TWO PEOPLE took pity on me at the Barnes & Noble in Plymouth Meeting yesterday afternoon.
One was a teacher, the other a bookstore staffer. What earned me their benevolence was the completely useless discussion I was having with Q. over what I would buy her.
I was arguing for books that reflected her status as a kindergartener who’s reading at a second-grade level. She dug in her heels over a princess sticker book.
Each woman, the teacher and the bookseller, tried engaging Q. over what she likes to read and suggesting various kids’ series and chapter books. Each was met, as I had been, with folded arms, a dark scowl, and pouting lips.
You learn as a parent to pick your battles. You decide on the fly what’s worth fighting over and what needs to be let go, for if you try to impose your will each and every time, you become That Dad: the guy who’s too stubborn or too insecure to let his kids make some of their own decisions and make their own mistakes and develop in a healthy way.
I picked this battle because the insane amount of crap that litters every last corner of Q.’s room would have landfill owners lighting cigars with hundred-dollar bills. And because she’s really, really smart, and if I’m going to buy her books–which I will never refuse to do–I want them to challenge and enlighten her.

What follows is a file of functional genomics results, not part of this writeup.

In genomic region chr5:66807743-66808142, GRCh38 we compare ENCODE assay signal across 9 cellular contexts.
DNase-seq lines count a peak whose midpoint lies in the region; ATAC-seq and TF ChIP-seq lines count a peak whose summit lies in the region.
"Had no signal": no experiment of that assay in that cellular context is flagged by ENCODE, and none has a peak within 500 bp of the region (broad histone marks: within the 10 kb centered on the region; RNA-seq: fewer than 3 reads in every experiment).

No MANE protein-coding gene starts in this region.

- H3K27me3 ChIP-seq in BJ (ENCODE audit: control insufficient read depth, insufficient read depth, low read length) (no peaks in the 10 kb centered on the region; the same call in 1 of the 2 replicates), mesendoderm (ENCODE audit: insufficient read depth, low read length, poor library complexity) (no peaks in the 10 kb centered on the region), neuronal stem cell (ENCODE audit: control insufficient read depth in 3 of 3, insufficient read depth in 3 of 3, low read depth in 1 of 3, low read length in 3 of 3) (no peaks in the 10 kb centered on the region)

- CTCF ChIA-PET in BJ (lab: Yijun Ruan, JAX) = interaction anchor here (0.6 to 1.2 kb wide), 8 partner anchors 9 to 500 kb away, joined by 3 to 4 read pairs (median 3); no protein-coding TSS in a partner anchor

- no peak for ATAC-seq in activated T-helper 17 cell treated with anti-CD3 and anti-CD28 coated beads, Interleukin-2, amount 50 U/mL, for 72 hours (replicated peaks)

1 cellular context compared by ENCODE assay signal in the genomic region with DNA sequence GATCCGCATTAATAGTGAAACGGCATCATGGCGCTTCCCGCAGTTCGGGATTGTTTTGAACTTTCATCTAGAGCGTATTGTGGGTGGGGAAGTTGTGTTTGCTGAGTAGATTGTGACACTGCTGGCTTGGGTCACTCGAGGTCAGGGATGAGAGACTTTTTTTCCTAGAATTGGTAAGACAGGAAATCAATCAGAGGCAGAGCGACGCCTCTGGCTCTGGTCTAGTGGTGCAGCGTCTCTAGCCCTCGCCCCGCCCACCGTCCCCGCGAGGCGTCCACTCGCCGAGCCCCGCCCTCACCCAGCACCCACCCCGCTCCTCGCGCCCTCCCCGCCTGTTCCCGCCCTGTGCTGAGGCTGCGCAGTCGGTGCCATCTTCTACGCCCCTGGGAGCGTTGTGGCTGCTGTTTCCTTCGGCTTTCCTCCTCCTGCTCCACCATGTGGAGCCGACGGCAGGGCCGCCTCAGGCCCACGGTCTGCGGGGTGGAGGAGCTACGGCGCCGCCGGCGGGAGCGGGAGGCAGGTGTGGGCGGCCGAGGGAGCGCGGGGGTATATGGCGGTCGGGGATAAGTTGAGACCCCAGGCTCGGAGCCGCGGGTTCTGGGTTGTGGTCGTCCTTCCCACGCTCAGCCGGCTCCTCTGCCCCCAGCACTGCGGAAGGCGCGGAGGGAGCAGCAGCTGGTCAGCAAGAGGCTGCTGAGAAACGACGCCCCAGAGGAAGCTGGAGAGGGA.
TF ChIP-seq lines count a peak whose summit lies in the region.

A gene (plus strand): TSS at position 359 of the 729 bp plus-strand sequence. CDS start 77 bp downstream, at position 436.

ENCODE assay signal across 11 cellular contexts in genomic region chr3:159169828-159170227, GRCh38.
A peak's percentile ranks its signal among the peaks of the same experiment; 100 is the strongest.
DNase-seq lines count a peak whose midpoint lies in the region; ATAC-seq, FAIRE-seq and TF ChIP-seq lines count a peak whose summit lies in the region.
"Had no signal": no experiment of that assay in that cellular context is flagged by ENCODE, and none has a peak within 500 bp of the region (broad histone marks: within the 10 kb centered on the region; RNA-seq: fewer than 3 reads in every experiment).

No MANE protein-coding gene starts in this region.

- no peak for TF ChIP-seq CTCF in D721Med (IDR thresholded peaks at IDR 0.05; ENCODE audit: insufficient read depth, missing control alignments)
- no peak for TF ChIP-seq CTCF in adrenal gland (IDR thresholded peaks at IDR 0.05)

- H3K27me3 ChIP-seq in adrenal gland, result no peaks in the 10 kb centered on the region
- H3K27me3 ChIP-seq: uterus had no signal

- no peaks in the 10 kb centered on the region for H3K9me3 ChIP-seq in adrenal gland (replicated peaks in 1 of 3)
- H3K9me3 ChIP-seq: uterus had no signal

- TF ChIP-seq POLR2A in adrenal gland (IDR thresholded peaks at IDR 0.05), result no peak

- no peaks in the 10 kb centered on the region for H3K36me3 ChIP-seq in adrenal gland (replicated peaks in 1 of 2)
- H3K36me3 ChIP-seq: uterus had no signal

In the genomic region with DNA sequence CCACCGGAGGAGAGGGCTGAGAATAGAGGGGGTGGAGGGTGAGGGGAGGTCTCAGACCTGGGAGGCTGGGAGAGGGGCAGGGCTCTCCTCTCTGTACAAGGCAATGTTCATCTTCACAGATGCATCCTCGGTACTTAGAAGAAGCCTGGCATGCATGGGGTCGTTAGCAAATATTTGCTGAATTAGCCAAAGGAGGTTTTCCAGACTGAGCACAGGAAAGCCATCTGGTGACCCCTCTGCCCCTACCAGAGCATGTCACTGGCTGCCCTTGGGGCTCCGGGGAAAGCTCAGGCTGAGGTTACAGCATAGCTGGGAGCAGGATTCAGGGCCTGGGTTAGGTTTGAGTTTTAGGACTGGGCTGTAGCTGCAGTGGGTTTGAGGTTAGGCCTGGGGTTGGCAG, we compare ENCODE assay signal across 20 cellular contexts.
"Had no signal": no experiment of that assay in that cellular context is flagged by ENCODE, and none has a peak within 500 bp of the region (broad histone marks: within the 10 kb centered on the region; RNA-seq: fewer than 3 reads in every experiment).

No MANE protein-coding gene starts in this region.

So our little tiff had a solid backstory to it. I fear, though, that the two women who gently offered their help saw only a clueless father completely befuddled over how to handle his daughter. I hate being seen as That Dad even more. Fathers have earned their reputation as emotionally clumsy and perpetually baffled parents. (See: any commercial on daytime television.) But I like to think that my generation of dads has started to break that mold.
In other words, I didn’t need their pity because I had no idea how to parent Q. I needed their pity because she’s at times impossible to negotiate with.
Our “compromise,” reached after several threats to leave without buying anything, was a Berenstain goddamned Bears book. (That series, by the way, has set back fatherhood at least half a century.)
Which Q. had finished by the time we reached home. | DL